\begin{align*}\lim_{x\to 0} \frac{{\ln}(x + 1)} {x} = \lim_{x\to 0} \frac{\frac{1} {x + 1}} {1} = \frac{1} {1} = 1.\end{align*}
Likewise,
\begin{align*}\lim_{x \to \infty} \frac{{\ln}(x + 1)} {x} = \lim_{x \to \infty} \frac{\frac{1} {x + 1}} {1} = \frac{0} {1} = 0.\end{align*}
Now let’s look at some more examples.
Example 3:
Evaluate \begin{align*}\lim_{x\to 0} \frac{e^x  1} {x}.\end{align*}
Solution:
Since \begin{align*}\lim_{x\to 0} (e^x  1) = \lim_{x\to 0} x =0\end{align*}, L’Hospital’s Rule applies and we have
\begin{align*}\lim_{x\to 0} \frac{e^x  1} {x} = \lim_{x\to 0} \frac{e^x} {1} = \frac{1} {1} = 1.\end{align*}
Example 4:
Evaluate \begin{align*}\lim_{x \to +\infty} \frac{x^2} {e^x}\end{align*}
Solution:
Since \begin{align*}\lim_{x \to +\infty} x^2 = \lim_{x \to +\infty} e^x = + \infty\end{align*}, L’Hospital’s Rule applies and we have
\begin{align*}\lim_{x \to +\infty} \frac{x^2} {e^x} = \lim_{x \to +\infty} \frac{2x} {e^x}.\end{align*}
Here we observe that we still have the indeterminate form \begin{align*}\frac{\infty} {\infty}\end{align*}. So we apply L’Hospital’s Rule again to find the limit as follows:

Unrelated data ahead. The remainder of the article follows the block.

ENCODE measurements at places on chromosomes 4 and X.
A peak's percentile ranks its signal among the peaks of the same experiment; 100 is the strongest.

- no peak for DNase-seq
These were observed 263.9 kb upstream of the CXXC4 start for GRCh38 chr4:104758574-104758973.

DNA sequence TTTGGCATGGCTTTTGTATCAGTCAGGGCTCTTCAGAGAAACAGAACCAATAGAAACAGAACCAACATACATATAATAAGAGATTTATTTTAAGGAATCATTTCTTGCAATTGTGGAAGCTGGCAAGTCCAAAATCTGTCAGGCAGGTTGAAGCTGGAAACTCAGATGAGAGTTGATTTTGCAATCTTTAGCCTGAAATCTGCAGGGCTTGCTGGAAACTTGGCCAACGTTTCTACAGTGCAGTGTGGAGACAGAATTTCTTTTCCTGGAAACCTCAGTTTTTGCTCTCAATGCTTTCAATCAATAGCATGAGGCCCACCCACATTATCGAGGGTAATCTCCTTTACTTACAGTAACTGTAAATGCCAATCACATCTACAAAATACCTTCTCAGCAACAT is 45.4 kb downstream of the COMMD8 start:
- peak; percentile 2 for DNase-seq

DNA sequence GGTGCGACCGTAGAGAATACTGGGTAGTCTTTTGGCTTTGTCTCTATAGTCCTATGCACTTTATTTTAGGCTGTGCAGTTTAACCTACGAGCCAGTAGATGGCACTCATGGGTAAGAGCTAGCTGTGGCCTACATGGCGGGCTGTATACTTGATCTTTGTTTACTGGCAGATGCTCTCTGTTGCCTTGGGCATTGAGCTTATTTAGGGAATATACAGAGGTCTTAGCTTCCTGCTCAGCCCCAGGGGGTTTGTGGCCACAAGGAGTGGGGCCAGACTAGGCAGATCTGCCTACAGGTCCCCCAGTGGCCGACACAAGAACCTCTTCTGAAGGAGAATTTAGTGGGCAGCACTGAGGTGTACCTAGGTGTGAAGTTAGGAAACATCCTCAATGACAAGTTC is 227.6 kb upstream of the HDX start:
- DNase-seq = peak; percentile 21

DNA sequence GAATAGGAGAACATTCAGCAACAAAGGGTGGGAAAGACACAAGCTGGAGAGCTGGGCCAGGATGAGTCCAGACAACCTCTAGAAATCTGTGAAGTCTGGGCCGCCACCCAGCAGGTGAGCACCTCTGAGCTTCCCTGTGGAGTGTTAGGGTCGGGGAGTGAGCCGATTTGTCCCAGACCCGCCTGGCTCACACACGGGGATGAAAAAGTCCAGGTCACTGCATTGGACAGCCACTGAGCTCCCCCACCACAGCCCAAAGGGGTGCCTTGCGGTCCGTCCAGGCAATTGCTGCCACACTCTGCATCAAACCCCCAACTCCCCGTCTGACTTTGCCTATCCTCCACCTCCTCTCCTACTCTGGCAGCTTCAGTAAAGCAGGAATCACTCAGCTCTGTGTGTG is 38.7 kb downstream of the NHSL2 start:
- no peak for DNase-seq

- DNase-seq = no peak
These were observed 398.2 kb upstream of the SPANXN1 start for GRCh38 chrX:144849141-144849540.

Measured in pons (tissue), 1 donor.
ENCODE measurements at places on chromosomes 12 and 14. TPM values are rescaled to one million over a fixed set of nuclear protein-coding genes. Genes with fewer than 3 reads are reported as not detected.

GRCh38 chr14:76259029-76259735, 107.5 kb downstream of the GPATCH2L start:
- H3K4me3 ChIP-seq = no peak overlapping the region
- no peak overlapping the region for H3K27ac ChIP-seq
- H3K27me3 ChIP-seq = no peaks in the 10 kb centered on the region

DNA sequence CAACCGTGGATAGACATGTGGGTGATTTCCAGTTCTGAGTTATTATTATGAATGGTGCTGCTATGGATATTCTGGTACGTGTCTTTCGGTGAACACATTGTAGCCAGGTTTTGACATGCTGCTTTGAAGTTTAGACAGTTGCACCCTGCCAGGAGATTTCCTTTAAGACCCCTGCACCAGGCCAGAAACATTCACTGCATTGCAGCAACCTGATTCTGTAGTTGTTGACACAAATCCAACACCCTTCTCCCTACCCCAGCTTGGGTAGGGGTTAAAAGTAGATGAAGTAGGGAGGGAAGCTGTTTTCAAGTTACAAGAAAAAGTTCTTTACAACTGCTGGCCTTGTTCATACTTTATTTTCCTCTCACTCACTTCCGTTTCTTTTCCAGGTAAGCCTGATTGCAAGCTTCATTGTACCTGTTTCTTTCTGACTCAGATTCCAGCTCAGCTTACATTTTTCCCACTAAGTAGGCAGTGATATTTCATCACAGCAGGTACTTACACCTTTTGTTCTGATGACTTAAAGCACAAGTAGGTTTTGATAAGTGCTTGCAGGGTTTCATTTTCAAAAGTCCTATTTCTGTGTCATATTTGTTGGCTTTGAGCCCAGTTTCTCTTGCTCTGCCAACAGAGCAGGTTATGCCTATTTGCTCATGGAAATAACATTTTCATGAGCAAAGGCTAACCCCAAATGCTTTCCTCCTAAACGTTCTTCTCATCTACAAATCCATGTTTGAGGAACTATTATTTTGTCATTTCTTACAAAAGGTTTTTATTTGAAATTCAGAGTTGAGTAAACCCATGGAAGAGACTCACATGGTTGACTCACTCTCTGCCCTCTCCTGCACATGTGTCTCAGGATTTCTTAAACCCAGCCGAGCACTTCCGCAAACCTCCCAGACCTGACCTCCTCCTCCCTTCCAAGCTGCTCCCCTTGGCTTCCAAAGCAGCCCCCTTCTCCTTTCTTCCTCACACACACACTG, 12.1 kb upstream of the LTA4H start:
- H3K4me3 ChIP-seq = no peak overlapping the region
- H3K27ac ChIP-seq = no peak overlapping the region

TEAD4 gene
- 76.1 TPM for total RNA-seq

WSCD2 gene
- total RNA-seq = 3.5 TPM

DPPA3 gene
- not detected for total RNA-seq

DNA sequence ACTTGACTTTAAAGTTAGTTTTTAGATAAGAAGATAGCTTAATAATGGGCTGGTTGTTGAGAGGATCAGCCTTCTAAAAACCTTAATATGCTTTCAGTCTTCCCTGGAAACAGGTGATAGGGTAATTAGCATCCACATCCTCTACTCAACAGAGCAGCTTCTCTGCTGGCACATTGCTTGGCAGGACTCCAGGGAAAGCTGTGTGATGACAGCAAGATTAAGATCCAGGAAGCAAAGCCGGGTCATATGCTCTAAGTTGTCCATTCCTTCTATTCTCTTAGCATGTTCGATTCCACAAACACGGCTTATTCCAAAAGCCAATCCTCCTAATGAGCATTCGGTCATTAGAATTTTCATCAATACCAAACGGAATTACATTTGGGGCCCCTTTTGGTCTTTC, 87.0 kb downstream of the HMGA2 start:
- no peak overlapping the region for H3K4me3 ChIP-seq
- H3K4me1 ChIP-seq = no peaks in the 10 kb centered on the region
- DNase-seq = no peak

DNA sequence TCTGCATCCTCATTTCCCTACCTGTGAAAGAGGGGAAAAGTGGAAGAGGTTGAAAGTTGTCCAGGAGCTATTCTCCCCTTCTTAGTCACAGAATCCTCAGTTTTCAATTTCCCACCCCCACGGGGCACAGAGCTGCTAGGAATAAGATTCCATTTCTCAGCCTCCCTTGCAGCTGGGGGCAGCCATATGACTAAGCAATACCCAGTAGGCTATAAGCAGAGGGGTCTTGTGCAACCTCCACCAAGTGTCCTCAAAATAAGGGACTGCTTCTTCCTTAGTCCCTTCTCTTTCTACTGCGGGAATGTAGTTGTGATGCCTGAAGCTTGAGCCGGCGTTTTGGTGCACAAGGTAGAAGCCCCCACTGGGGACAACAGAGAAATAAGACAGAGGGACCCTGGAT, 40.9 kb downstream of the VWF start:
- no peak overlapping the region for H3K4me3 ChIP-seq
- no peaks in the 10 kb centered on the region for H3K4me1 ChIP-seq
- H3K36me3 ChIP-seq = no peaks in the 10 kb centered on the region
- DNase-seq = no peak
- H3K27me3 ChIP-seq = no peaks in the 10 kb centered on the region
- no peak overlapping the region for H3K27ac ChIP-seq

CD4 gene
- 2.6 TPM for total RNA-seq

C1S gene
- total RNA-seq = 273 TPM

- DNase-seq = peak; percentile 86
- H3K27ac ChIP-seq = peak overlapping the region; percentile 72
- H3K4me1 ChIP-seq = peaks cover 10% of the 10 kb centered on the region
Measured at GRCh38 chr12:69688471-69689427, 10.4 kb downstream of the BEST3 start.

\begin{align*}\lim_{x \to +\infty} \frac{x^2} {e^x} = \lim_{x \to +\infty} \frac{2x} {e^x} = \lim_{x \to +\infty} \frac{2} {e^x} = 0\end{align*}
L'Hospital's Rule can be used repeatedly on functions like this. It is often useful because polynomial functions can be reduced to a constant.
Let’s look at an example with trigonometric functions.
Example 5:
Evaluate \begin{align*}\lim_{x\to 0} \frac{1  \cos x}{x^2}.\end{align*}
Solution:
Since \begin{align*}\lim_{x\to 0} (1  \cos x) = \lim_{x\to 0} x^2 = 0\end{align*}, L’Hospital’s Rule applies and we have
\begin{align*}\lim_{x\to 0} \frac{1  \cos x} {x^2} = \lim_{x\to 0} \frac{\sin x} {2x} = \lim_{x\to 0} \frac{\cos x} {2} = \frac{1} {2}.\end{align*}
Lesson Summary
 We learned to examine end behavior of functions on infinite intervals.
 We determined horizontal asymptotes of rational functions.
 We examined indeterminate forms of limits of rational functions.